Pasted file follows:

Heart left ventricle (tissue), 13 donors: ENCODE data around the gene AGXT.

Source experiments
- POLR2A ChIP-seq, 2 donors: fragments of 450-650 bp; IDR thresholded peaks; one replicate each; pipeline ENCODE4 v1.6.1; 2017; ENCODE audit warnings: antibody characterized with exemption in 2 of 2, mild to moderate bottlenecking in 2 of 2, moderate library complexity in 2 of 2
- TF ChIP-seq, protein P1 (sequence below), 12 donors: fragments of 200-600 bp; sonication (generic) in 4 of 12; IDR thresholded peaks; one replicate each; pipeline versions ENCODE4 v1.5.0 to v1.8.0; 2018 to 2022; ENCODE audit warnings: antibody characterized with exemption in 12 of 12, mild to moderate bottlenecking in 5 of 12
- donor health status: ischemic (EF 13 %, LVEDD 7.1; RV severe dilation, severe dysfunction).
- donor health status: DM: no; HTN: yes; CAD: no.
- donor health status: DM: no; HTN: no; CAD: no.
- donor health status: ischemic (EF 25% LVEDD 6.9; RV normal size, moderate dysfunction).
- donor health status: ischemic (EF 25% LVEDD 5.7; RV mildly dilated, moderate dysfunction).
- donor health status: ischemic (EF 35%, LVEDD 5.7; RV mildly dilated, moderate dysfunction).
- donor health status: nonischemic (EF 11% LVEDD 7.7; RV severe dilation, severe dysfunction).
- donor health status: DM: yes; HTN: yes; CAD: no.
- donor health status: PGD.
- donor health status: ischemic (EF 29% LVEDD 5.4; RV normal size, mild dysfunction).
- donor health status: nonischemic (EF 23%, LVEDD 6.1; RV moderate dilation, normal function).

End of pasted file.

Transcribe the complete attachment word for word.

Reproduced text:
Heart left ventricle (tissue), 13 donors: ENCODE data around the gene AGXT.

Source experiments
- POLR2A ChIP-seq, 2 donors: fragments of 450-650 bp; IDR thresholded peaks; one replicate each; pipeline ENCODE4 v1.6.1; 2017; ENCODE audit warnings: antibody characterized with exemption in 2 of 2, mild to moderate bottlenecking in 2 of 2, moderate library complexity in 2 of 2
- TF ChIP-seq, protein P1 (sequence below), 12 donors: fragments of 200-600 bp; sonication (generic) in 4 of 12; IDR thresholded peaks; one replicate each; pipeline versions ENCODE4 v1.5.0 to v1.8.0; 2018 to 2022; ENCODE audit warnings: antibody characterized with exemption in 12 of 12, mild to moderate bottlenecking in 5 of 12
- donor health status: ischemic (EF 13 %, LVEDD 7.1; RV severe dilation, severe dysfunction).
- donor health status: DM: no; HTN: yes; CAD: no.
- donor health status: DM: no; HTN: no; CAD: no.
- donor health status: ischemic (EF 25% LVEDD 6.9; RV normal size, moderate dysfunction).
- donor health status: ischemic (EF 25% LVEDD 5.7; RV mildly dilated, moderate dysfunction).
- donor health status: ischemic (EF 35%, LVEDD 5.7; RV mildly dilated, moderate dysfunction).
- donor health status: nonischemic (EF 11% LVEDD 7.7; RV severe dilation, severe dysfunction).
- donor health status: DM: yes; HTN: yes; CAD: no.
- donor health status: PGD.
- donor health status: ischemic (EF 29% LVEDD 5.4; RV normal size, mild dysfunction).
- donor health status: nonischemic (EF 23%, LVEDD 6.1; RV moderate dilation, normal function).